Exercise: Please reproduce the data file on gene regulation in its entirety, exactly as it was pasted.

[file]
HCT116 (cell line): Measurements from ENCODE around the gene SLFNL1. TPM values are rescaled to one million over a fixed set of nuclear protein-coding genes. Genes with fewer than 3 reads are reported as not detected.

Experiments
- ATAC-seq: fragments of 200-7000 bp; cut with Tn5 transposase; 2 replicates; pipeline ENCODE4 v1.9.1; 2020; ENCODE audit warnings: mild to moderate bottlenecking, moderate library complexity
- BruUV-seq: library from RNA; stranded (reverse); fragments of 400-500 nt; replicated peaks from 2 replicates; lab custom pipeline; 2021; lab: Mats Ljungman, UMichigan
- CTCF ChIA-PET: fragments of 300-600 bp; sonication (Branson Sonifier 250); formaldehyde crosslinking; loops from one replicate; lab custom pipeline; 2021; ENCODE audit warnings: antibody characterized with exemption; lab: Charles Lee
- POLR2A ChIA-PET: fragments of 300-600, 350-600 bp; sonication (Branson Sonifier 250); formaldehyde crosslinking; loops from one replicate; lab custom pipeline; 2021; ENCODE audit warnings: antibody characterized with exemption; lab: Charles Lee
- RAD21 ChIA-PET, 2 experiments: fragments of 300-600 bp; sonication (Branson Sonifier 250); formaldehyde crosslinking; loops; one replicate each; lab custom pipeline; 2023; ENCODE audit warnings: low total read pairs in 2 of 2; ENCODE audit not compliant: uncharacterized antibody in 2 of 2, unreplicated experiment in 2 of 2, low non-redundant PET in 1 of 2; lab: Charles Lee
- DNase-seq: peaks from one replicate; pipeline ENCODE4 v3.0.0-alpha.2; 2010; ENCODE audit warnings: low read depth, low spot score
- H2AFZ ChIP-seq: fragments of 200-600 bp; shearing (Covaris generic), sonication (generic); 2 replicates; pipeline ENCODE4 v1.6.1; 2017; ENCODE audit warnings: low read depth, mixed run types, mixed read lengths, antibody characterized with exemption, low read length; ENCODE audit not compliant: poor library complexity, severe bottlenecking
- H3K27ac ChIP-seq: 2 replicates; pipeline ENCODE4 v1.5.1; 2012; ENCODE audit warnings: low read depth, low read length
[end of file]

HCT116 (cell line): Measurements from ENCODE around the gene SLFNL1. TPM values are rescaled to one million over a fixed set of nuclear protein-coding genes. Genes with fewer than 3 reads are reported as not detected.

Experiments
- ATAC-seq: fragments of 200-7000 bp; cut with Tn5 transposase; 2 replicates; pipeline ENCODE4 v1.9.1; 2020; ENCODE audit warnings: mild to moderate bottlenecking, moderate library complexity
- BruUV-seq: library from RNA; stranded (reverse); fragments of 400-500 nt; replicated peaks from 2 replicates; lab custom pipeline; 2021; lab: Mats Ljungman, UMichigan
- CTCF ChIA-PET: fragments of 300-600 bp; sonication (Branson Sonifier 250); formaldehyde crosslinking; loops from one replicate; lab custom pipeline; 2021; ENCODE audit warnings: antibody characterized with exemption; lab: Charles Lee
- POLR2A ChIA-PET: fragments of 300-600, 350-600 bp; sonication (Branson Sonifier 250); formaldehyde crosslinking; loops from one replicate; lab custom pipeline; 2021; ENCODE audit warnings: antibody characterized with exemption; lab: Charles Lee
- RAD21 ChIA-PET, 2 experiments: fragments of 300-600 bp; sonication (Branson Sonifier 250); formaldehyde crosslinking; loops; one replicate each; lab custom pipeline; 2023; ENCODE audit warnings: low total read pairs in 2 of 2; ENCODE audit not compliant: uncharacterized antibody in 2 of 2, unreplicated experiment in 2 of 2, low non-redundant PET in 1 of 2; lab: Charles Lee
- DNase-seq: peaks from one replicate; pipeline ENCODE4 v3.0.0-alpha.2; 2010; ENCODE audit warnings: low read depth, low spot score
- H2AFZ ChIP-seq: fragments of 200-600 bp; shearing (Covaris generic), sonication (generic); 2 replicates; pipeline ENCODE4 v1.6.1; 2017; ENCODE audit warnings: low read depth, mixed run types, mixed read lengths, antibody characterized with exemption, low read length; ENCODE audit not compliant: poor library complexity, severe bottlenecking
- H3K27ac ChIP-seq: 2 replicates; pipeline ENCODE4 v1.5.1; 2012; ENCODE audit warnings: low read depth, low read length